“Midlife crisis? WHAT midlife crisis?!”
Charlotte Bristow is worried about her husband Will. With her 16-year-old daughter Rosie newly signed to a top modelling agency, and Will recently out of a job, things are changing in their household.
As Will dusts down his old leather trousers and starts partying with their new, fun neighbours, Charlotte begins to wonder what on earth is going on.
So when Fraser, Charlotte’s ex – and father of Rosie – suddenly arrives back on the scene, she starts to imagine what might have been…
I have just finished reading 'As Good as it Gets' and I enjoyed it so much, I thought it was best to write a review.
The book follows the life of Charlotte, a middle age mother working to support her husband Will and their two children, after Will is made redundant from his job with an environmental charity and her daughter Rosie is signed to a modelling agency and starts asking about her biological dad, Fraser.
The characters are all really well written - there's an impatient and expectant mother-in-law, a teenage daughter doing all she can to be 'cool' and not need her mother, an uppity judgemental neighbour and a reliable, lovely best friend - all but to name a few. As a main character, Charlotte is great. She is trying her best to support and look after her family while also improver her marriage, and it doesn't always go her own way. To me, she was a vulnerable, conflicted main character which I actually enjoyed. It's realistic. When she is having a 'moment' (I don't want to spoil anything but there is a particularly hilarious scene involving the garden shed and some waders!) you can relate to her. We all have moments of madness, where we doubt ourselves, and Fiona brilliantly incorporates these all-too-familiar moments into the book.
As well as following Rosie's modelling journey and Will's search for a new job, the book delves into Charlotte and Will's marriage. From the outset you can see the strain on their marriage, the missing spark between them and the way Charlotte strives to make him want her. It tugs at her insecurities - is she not sexy enough? Is she not skinny enough? - common issues that lots of women, myself included, think time and time again. But it also shows the journey she goes on to become comfortable in her own skin, acceptance of time and age and to know that she IS good enough for Will.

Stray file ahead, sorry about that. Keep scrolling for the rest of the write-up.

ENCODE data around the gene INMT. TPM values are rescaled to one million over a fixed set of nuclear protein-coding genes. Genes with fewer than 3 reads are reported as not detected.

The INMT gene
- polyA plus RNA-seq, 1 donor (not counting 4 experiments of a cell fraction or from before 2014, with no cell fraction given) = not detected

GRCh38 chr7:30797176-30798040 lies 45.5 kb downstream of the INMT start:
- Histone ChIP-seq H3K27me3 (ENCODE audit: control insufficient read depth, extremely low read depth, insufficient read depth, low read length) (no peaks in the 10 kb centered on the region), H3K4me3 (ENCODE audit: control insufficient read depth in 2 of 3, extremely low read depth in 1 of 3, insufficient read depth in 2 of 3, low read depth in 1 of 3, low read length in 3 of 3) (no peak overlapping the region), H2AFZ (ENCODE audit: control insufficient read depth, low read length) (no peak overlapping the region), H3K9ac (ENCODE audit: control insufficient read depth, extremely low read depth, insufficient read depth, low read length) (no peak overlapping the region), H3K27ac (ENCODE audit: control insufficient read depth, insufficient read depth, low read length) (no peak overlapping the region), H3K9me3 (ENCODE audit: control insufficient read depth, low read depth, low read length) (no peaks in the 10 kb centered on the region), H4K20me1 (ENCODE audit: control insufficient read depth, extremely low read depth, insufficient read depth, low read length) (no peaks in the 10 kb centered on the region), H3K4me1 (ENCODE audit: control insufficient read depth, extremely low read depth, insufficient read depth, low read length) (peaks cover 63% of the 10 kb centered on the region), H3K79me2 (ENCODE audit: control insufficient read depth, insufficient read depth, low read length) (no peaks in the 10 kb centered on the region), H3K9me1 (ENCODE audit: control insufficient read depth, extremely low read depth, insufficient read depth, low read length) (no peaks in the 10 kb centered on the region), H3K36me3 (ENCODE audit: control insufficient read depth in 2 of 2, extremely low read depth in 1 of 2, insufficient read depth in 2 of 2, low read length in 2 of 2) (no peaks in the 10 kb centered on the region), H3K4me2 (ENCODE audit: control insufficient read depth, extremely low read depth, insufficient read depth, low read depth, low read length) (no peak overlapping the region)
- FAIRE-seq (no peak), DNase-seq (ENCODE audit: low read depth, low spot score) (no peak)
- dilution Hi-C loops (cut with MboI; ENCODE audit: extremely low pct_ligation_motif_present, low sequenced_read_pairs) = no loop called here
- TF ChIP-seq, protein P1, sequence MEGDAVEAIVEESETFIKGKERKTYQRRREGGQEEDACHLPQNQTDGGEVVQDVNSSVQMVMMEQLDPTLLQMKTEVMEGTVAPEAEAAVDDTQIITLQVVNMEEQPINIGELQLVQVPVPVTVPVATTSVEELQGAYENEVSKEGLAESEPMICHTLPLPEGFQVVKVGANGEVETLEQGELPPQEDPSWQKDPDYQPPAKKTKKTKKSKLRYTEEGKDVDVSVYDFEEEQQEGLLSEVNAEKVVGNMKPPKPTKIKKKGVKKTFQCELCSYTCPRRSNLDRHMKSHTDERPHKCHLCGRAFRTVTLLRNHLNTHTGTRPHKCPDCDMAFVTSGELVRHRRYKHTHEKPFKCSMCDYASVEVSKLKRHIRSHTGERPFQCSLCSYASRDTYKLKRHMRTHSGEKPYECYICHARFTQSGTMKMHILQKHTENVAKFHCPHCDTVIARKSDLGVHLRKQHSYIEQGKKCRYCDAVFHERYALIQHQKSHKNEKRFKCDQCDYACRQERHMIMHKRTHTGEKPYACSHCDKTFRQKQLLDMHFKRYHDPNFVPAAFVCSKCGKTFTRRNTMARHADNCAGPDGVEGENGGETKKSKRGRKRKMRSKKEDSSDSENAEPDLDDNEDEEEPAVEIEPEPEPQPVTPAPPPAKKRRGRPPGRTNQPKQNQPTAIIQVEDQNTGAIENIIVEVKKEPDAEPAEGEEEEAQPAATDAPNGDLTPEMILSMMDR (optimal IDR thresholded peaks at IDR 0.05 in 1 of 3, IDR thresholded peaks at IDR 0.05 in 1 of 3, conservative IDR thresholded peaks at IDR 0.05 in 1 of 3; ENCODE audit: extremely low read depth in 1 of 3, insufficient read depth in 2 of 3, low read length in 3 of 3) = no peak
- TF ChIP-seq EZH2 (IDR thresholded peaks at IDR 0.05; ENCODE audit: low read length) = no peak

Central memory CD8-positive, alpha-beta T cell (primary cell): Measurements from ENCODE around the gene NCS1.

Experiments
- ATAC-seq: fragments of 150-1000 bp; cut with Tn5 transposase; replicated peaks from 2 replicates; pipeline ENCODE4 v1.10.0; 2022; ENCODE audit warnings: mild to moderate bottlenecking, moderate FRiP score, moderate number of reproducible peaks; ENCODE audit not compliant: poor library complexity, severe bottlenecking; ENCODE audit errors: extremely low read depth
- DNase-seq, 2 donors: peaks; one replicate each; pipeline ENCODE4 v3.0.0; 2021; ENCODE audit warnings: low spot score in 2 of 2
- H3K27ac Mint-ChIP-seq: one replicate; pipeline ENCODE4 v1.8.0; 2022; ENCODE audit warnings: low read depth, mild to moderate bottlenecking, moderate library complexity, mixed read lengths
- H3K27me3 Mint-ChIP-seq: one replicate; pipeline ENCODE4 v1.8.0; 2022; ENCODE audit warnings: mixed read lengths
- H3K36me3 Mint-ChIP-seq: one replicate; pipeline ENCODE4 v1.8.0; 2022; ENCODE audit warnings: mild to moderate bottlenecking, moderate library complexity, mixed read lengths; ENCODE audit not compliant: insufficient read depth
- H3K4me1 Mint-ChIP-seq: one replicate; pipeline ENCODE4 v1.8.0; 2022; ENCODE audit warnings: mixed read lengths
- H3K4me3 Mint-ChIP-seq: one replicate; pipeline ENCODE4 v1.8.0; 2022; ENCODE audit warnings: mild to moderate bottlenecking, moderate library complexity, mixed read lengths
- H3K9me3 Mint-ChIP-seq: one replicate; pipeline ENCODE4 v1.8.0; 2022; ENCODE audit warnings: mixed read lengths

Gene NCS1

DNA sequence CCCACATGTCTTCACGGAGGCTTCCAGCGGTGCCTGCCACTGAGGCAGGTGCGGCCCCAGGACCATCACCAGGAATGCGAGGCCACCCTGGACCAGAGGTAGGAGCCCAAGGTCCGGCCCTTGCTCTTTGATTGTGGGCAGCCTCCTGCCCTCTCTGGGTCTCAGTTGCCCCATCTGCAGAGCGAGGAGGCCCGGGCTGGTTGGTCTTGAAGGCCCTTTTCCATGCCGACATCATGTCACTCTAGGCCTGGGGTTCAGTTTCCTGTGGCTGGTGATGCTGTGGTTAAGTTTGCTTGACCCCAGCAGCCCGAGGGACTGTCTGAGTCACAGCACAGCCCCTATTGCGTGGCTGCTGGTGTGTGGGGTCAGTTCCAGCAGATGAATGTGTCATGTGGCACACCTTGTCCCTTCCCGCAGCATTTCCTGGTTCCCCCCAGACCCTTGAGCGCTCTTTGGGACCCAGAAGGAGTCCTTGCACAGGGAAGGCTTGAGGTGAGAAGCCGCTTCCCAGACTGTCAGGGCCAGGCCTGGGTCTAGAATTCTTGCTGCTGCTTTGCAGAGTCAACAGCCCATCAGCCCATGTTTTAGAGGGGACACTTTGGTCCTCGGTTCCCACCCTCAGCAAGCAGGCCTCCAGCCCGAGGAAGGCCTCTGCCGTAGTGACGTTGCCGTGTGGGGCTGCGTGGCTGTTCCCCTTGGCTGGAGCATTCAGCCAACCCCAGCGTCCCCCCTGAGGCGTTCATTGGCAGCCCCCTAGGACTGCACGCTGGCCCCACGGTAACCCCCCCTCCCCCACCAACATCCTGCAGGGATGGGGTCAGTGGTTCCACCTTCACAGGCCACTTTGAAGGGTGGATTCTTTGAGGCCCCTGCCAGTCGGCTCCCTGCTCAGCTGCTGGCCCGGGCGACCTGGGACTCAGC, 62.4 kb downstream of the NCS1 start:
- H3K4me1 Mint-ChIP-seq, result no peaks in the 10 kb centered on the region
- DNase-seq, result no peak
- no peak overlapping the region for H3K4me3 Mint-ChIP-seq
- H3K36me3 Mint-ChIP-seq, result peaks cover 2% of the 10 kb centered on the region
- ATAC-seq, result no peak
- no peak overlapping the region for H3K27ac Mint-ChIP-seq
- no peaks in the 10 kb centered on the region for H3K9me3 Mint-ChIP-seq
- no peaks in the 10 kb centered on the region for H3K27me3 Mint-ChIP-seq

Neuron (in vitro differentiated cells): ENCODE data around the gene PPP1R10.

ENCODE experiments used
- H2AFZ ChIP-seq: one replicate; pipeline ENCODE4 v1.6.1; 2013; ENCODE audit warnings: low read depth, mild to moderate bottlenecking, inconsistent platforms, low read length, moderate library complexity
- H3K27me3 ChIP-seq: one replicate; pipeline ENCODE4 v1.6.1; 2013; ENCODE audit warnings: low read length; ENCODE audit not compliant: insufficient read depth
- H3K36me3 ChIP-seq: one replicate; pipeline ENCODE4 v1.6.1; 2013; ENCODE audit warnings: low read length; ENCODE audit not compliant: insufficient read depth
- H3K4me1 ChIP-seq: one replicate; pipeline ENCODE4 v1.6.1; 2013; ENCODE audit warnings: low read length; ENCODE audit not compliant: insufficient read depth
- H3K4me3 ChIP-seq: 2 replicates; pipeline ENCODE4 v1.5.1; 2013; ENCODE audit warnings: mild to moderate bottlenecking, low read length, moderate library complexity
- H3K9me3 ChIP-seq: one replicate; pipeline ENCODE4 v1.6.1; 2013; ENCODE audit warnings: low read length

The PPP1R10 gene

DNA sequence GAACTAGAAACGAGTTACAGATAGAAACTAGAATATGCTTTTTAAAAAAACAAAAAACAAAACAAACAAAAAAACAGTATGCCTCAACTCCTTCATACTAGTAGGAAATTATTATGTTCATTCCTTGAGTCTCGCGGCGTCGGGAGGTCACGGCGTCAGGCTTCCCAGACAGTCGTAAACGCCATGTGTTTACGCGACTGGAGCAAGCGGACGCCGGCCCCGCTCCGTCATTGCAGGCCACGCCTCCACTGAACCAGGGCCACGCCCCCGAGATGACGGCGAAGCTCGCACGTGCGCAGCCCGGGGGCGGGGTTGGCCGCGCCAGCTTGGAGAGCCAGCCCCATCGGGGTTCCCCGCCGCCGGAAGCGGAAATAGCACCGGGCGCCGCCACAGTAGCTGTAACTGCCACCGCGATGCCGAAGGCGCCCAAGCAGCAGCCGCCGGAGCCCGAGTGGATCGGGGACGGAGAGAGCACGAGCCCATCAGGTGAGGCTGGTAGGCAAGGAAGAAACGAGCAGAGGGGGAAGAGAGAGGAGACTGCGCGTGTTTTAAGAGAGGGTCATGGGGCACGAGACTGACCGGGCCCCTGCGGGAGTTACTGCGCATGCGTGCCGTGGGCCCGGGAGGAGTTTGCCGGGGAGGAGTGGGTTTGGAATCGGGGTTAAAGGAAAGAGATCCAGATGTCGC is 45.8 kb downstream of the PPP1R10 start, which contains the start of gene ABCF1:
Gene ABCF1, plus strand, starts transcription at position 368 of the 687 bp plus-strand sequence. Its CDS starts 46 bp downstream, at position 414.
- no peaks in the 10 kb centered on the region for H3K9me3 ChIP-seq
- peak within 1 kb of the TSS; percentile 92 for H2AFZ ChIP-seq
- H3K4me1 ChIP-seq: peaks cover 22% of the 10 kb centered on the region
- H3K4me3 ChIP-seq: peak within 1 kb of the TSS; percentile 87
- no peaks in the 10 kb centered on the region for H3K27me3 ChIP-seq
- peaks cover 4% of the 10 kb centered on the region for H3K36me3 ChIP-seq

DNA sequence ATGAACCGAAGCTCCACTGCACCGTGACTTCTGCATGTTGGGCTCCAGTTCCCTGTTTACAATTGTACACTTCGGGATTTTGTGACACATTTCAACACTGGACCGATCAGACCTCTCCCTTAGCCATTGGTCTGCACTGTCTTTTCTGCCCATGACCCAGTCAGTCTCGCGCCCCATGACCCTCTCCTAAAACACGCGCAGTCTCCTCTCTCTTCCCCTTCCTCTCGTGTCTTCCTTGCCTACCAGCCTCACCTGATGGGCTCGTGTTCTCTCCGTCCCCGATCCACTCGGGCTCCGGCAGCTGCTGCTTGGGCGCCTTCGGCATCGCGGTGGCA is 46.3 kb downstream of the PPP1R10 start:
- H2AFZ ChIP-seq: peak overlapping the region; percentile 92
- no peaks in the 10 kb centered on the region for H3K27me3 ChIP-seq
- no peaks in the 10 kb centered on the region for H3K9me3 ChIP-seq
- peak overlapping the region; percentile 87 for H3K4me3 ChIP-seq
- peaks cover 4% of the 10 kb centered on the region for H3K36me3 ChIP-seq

As the book is written from Charlottes point of view, for most of it I found myself siding with her and, if I'm completely honest, found Will to be abrupt and rude. At first, I couldn't really understand why she didn't just call it quits and leave him. But as the book gets going, you get more of an insight into his point of view, and why he is they way he is with Charlotte. I realised there is always two sides to every story, and Fiona portrays this in an effective and gripping way. I particularly felt for Will when Fraser, Charlotte's ex and Rosie's biological father, gets in touch. Will has brought up Rosie since she was 18 months old, and you really feel how crushed he is that she wants to meet Fraser, her real father.
On occasion, I wanted to shake Charlotte and say 'stop nagging!' when she was asking her children what they were doing or where they were going. After finishing the book I realised this actually showed how the writing created such realistic characters - I wasn't getting annoyed because she was a really irritating character (which she isn't) but actually because it is so familiar and realistic it took me back to being a teenager myself and getting annoyed at my parents for constantly asking questions - 'what time will you be home', 'are you in for dinner?' Now I've grown up, I've realised they were actually doing this because they care and wanted me to be safe and so as much as I wanted to tell Charlotte to calm down, you can understand why she is that way - especially as her daughter is venturing into the modelling world.
The book has emotional ups and downs and overall is a fantastically written and hilarious read. I was laughing out loud at some parts and welling up at others. All the characters are equally intriguing and relatable, but I particularly liked Charlotte and really wanted everything to go well for her. If you haven't already I would certainly recommend you get a copy of this!